Judge declines Njeri's prayer to close oil ownership dispute file

 

Business lady Ann Njeri Njoroge at the Mombasa Court on November 14, 2023. [Kelvin Karani, Standard]

The High Court has declined to close the Sh17 billion oil battle pitting businesswoman Anne Njeri against Galana Energies Limited, Kenya Ports Authority (KPA)­ and Kenya Revenue Authority (KRA).

Justice Dennis Kizito dismissed Njeri’s  Import and Export Enterprises Limited (Kenya)’s claim that his court lacked jurisdiction to entertain the dispute, given that the oil had already been offloaded and the ship had departed.

Njeri had insisted the case had now changed to a commercial one, but the judge said he was yet to separate the wheat from the chaff regarding ownership of the consignment ferried to Mombasa by MV Haigui.

According to him, the case did not end after the discharge of the cargo.

“I decline the invitation to declare that the dispute is overtaken. If the plaintiff does not wish to proceed, then they can apply for withdrawal of the claim. However, it is not open for the court to decide that question; it is the parties who know whether they wish to proceed. If they do, then they need to have the matter set for hearing. If not, they must do the needful, and withdraw the case, in which event costs shall follow. I am not convinced that this admiralty claim is untenable,” ruled Justice Kizito.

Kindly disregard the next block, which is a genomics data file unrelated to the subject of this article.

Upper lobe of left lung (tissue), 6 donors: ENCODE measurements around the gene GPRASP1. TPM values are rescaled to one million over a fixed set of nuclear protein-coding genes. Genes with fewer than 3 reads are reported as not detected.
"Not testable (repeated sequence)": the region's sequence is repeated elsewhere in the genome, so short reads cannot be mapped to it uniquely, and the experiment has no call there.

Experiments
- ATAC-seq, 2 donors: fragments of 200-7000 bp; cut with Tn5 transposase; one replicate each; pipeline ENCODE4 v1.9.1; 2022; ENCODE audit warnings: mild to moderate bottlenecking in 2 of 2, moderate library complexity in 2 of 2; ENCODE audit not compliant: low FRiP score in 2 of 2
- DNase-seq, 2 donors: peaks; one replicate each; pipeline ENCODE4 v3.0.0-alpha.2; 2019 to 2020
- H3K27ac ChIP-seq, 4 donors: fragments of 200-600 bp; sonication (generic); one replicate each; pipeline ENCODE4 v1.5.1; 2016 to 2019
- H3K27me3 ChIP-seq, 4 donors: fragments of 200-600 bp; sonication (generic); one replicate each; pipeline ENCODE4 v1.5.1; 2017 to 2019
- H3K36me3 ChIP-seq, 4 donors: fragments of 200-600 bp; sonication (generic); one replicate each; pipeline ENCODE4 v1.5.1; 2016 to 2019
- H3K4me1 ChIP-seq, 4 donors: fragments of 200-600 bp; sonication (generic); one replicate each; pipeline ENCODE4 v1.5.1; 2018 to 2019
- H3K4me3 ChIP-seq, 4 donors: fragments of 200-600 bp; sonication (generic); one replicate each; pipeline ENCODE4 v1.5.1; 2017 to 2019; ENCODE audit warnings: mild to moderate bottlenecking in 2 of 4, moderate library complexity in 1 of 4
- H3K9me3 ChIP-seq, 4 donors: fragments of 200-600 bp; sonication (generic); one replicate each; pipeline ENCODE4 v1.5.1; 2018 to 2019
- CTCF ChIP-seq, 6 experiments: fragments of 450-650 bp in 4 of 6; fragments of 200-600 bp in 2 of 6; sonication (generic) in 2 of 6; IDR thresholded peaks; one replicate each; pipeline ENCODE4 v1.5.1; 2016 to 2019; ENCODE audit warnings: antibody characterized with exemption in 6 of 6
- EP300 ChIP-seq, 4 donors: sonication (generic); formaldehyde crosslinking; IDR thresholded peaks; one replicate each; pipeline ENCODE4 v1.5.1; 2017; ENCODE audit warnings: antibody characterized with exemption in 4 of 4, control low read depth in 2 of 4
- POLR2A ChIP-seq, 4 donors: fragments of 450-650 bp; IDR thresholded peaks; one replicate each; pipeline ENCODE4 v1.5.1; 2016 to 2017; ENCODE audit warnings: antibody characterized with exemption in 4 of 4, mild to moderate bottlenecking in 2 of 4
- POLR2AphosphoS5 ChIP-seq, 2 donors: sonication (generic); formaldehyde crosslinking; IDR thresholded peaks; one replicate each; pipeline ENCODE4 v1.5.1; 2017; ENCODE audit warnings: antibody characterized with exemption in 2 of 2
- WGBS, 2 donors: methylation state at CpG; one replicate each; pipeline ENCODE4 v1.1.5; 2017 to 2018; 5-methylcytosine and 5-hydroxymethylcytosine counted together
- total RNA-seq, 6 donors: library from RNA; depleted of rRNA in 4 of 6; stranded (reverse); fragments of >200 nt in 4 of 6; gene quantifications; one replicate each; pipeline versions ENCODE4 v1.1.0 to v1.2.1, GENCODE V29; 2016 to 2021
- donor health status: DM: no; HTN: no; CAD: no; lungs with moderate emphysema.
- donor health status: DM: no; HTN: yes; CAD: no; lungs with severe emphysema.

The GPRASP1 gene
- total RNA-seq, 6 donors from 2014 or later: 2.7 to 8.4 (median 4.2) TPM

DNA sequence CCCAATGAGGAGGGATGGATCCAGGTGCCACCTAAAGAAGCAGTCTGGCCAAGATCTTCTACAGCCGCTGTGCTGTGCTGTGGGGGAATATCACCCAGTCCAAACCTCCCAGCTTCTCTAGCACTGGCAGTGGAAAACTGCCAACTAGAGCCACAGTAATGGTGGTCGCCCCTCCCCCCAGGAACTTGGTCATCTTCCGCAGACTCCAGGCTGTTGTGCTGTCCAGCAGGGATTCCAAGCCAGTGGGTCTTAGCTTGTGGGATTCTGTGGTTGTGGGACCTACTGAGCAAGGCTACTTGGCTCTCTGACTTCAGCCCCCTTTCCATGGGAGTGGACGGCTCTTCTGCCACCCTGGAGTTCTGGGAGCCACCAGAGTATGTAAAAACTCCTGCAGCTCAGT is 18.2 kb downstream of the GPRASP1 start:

The judge was of the view that a bill of lading produced by Njeri dated October 9 indicated that the cargo was shipped aboard the ship. Another document, a cargo manifest of the same date, also indicated the cargo had been pre-paid.

Justice Kiziko said that KRA did not help the matter either. According to him, a manifest produced by the authority would have easily helped him determine the ownership of the contested consignment.

He noted that the document filed was not helpful, adding that there were two bills of lading. On one hand, Njeri’s document indicated she had shipped diesel while Galana’s showed the consignment was gasoil.

“It is worthless in determining the issue at hand. This therefore means that the ownership of the cargo is still outstanding. There is no way of knowing which of the bills of lading is true without hearing the case. There is therefore a need to ascertain the root of ownership and the contract for carriage,” said Justice Kizito. According to the judge, Njeri’s bill of lading showed that oil was 100,000 metric tonnes of diesel EN 590. On the other hand, he said, Galana’s document indicated that the consignment was local gasoil (49,091.742 metric tonnes) and transit gasoil (44,368.736 metric tonnes), which totaled to 93,460 metric tonnes.

He said the other puzzle was how could a tanker carrying 93,460 metric tonnes of gasoil discharge 100,000 metric tonnes of diesel EN 590. He noted that the two products, as presented by Njeri and Galana, were different, and it was unclear who bought or bought the cargo, and the nature of the cargo.

Justice Kizito said that the parties must flag the proper manifest, which is auto generated, and not an Excel form. At the same time, he said that they should give evidence on payment for the contract to ship the oil. According to him, evidence from foreign banks would suffice.

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